By Steve Robertson, Douglas-Westwood London
As the year draws to a close, attention turns to expectations for 2015. December usually sees a variety of eagerly anticipated exploration and production (E&P) spend forecasts, however early indications suggest we will have a mixed bag of operators’ increased/decreased spending plans. The drivers for this can be project-specific – biased by exposure to short or long-term projects – and also geographic.
Whilst the spending surveys are a useful guide, what can be learned right now from the drilling and production data? A review of our latest quarterly DW D&P output throws out some interesting geographic trends and here we pick two to illustrate the point:
The USA, the world’s largest drilling and OFS market seems to have enjoyed a bumper year-to-date. Our expectations for land drilling in 2014 are just over 40,000 wells, versus 37,677 in 2013. The market has been buoyed by an upturn in activity in Texas shale formations, with the Texas Railroad Commission reporting completions increased by 21 percent for the first three quarters, with 23,149 over the year.
In contrast Russia, another major OFS market, appears to be suffering. Drilling is conducted by both independent contractors and directly by some E&P companies. Despite the long-term positive underlying drivers, the impact of both geopolitical turmoil and weak oil prices is becoming evident. The largest drilling contractor, EDC has reported drilling volumes down 7 percent for the first three quarters. Surgutneftegas a 17 percent drop, whilst for the first half of 2014 Rosneft was down 1.6 percent and Gazprom reports a slight upturn. Furthermore, international oil companies such as ExxonMobil and Shell have had to suspend activities in Russia as a result of sanctions imposed on the country. Overall, our expectation is that Russian drilling will be down some 10 percent in 2014, at 6,700 wells, and will remain so or slightly lower in 2015 before recovering over the period to 2020.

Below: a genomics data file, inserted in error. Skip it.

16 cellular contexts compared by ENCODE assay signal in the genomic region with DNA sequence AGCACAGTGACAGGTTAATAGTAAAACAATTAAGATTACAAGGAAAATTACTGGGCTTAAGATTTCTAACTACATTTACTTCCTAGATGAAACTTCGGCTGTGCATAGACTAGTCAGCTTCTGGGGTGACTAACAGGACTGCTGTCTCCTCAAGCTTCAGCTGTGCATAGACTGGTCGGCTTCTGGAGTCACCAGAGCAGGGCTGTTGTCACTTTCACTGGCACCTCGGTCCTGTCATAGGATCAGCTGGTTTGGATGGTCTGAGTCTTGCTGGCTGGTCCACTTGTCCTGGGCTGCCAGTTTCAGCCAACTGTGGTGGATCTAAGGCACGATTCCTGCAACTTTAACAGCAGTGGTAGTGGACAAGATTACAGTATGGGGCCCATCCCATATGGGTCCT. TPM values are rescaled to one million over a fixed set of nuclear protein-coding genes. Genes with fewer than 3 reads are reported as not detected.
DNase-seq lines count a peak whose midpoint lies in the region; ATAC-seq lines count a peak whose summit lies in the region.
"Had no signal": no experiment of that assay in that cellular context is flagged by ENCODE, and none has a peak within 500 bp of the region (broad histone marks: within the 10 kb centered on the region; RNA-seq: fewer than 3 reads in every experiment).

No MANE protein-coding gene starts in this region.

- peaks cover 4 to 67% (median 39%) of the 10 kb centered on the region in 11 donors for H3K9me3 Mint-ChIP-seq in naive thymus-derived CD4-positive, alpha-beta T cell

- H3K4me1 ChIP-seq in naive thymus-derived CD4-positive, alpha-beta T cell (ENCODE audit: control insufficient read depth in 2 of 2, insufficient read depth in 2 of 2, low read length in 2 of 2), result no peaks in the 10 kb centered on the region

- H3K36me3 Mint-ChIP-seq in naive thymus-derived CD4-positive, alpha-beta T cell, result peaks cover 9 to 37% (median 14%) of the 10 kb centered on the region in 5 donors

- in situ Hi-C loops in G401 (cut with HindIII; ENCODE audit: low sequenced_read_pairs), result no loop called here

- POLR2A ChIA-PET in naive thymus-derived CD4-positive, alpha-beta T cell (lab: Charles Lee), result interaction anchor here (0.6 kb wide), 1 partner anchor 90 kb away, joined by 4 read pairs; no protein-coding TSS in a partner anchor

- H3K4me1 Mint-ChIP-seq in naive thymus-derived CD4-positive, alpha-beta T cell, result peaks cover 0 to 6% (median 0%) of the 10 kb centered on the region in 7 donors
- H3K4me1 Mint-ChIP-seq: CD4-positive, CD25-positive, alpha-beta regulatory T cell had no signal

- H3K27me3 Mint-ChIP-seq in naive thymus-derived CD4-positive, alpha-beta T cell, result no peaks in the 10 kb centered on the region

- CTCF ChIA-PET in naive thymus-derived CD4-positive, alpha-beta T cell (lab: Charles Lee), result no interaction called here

Instances of double-digit movements in drilling from one year to the next are comparatively unusual, particularly so for large, established markets. But as the above illustrates, attempts to generalize the outlook for the whole E&P sector are difficult, and the “devil is always in the detail.”